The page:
Happy Holidays to all that read this blog...:)

R C said...

YUMMMMMY!!! Can't wait for Christmas dinner at your digs...We plan to bring something too...

Cherie said...

Mouth watering post, Mike! I've had fried turkey, and I've brined (but not smoked) a turkey, and, well, prime rib is just PRIME! Yum!

Gonna stick with boring old ham this year just cuz I'm not up to snuff. At least we're all together, right.

Thanks for a festive post!

Muhd Imran said...

Yikes! I'm hungry already.

I have to look at this before lunch which is about 2 hours away!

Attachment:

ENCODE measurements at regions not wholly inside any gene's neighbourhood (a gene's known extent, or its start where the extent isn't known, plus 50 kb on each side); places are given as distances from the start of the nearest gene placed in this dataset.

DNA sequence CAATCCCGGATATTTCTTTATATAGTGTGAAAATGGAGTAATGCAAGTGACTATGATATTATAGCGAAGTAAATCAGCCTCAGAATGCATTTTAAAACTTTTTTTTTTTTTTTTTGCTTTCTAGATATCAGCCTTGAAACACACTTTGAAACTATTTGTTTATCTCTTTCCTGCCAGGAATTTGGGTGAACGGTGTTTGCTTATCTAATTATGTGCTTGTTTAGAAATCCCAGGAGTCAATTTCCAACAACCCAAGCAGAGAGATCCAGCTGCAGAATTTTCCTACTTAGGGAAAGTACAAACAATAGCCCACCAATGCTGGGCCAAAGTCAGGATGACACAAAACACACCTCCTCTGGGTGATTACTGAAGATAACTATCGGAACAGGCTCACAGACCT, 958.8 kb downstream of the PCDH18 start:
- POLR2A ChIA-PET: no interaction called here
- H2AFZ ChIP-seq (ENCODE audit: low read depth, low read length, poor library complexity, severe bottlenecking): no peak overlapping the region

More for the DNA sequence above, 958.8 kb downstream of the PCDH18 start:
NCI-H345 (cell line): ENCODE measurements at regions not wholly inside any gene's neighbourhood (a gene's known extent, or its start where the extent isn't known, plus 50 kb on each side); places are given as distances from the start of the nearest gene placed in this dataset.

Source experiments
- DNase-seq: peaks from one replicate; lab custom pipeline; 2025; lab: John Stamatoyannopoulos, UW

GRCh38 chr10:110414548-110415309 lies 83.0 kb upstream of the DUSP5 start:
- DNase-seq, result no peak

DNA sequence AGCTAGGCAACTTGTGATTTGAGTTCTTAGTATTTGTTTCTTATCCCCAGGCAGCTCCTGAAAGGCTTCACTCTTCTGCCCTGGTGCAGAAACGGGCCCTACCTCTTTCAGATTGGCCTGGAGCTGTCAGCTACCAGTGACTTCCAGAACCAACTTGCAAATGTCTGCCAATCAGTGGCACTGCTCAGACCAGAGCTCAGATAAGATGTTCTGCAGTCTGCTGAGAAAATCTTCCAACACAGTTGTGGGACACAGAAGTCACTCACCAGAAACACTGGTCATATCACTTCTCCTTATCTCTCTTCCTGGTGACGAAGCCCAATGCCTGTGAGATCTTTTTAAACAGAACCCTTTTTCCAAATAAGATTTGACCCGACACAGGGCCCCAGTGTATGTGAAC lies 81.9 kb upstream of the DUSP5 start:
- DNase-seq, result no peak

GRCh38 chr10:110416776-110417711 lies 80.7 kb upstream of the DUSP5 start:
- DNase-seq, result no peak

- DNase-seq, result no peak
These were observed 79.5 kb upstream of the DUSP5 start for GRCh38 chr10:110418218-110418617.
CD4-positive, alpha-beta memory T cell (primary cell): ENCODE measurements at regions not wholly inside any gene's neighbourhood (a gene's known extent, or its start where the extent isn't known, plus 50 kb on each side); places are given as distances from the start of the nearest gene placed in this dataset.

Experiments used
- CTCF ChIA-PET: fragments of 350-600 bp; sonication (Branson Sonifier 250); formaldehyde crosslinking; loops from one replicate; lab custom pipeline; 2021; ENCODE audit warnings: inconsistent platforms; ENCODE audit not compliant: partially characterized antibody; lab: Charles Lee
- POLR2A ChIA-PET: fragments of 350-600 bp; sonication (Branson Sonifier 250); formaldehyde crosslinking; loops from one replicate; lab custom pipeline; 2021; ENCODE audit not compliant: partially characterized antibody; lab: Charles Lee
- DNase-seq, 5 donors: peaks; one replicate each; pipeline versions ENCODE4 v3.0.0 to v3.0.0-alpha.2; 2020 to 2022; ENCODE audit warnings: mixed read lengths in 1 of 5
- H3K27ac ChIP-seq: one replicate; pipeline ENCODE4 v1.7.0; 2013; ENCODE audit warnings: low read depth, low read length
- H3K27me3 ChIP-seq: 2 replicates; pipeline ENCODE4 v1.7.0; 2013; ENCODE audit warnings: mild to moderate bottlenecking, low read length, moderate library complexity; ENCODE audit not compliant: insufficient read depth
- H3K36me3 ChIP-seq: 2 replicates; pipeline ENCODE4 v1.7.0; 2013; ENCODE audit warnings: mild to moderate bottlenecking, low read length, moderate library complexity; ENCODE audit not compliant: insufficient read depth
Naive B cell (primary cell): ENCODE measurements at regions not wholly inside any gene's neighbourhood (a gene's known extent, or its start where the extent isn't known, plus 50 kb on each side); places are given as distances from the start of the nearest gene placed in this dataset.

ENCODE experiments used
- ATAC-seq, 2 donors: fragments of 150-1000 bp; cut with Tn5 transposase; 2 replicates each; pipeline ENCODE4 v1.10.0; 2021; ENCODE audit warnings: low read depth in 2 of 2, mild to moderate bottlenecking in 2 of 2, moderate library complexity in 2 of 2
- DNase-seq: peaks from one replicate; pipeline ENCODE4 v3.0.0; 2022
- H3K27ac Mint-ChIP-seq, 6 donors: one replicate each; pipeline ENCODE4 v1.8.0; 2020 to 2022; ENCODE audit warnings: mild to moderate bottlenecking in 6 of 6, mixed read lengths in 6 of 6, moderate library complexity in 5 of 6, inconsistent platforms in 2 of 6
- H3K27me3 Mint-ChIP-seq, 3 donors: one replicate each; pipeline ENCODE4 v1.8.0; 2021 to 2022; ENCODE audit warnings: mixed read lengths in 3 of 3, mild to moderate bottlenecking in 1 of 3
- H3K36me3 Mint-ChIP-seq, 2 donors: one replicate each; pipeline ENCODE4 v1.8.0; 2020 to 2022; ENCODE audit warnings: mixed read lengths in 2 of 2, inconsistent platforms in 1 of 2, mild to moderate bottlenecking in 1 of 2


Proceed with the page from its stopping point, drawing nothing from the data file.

Looks like a nice Christmas heading your way to your home.

Have a good weekend!

patricia said...

Missed this post earlier. These look like great ways to feed a crowd, I don't cook much outdoors myself, I just stick to eating that delicious stuff. I'll have to pass along the recipes & methods to our local outdoor cooks, who are held in high esteem, here. Thanks, Mike. And Linda and George. Super stuff. Yum.

redhotchilly12 said...